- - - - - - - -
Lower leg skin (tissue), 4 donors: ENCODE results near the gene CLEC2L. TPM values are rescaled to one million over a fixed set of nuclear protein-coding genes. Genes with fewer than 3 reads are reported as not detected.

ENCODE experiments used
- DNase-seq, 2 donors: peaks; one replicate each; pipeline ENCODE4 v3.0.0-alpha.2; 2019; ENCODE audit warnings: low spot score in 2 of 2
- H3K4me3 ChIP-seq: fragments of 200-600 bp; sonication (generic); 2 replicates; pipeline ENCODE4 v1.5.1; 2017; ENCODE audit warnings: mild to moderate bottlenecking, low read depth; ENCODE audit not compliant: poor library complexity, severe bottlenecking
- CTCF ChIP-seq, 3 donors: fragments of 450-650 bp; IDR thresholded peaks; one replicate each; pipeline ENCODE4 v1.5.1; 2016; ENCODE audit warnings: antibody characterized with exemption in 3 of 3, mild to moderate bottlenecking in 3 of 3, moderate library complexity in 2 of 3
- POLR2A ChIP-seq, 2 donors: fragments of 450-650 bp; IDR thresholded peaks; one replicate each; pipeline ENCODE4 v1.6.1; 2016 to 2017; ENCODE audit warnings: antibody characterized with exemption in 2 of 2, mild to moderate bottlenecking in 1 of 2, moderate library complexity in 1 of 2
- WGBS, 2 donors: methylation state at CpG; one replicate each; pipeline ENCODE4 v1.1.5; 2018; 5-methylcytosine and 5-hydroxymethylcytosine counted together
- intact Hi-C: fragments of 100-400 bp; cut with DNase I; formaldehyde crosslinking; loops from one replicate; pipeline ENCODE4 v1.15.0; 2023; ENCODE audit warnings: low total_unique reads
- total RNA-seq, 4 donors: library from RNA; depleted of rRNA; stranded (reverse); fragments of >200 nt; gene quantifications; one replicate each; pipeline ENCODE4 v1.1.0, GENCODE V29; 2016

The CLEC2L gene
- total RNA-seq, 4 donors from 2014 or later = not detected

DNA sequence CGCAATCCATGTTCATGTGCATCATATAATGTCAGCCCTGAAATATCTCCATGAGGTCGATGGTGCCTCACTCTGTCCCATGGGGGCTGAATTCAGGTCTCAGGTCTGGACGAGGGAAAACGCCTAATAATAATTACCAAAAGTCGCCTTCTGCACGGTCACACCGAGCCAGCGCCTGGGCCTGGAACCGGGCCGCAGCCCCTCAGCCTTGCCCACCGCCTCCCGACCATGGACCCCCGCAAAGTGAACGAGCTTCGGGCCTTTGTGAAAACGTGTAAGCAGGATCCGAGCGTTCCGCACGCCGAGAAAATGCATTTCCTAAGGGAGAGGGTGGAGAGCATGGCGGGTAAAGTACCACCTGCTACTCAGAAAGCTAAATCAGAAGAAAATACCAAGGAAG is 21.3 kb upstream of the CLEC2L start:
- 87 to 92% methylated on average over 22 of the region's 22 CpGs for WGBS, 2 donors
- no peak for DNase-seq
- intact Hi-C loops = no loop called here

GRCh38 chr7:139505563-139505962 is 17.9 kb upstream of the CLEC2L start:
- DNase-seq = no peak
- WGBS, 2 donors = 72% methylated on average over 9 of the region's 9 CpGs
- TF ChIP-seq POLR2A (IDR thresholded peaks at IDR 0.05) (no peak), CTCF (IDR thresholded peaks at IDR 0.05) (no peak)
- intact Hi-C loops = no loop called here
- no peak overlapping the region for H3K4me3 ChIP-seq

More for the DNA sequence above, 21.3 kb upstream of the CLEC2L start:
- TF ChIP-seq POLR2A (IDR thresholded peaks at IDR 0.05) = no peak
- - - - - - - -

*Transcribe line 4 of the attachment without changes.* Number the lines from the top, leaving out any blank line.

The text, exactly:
- H3K4me3 ChIP-seq: fragments of 200-600 bp; sonication (generic); 2 replicates; pipeline ENCODE4 v1.5.1; 2017; ENCODE audit warnings: mild to moderate bottlenecking, low read depth; ENCODE audit not compliant: poor library complexity, severe bottlenecking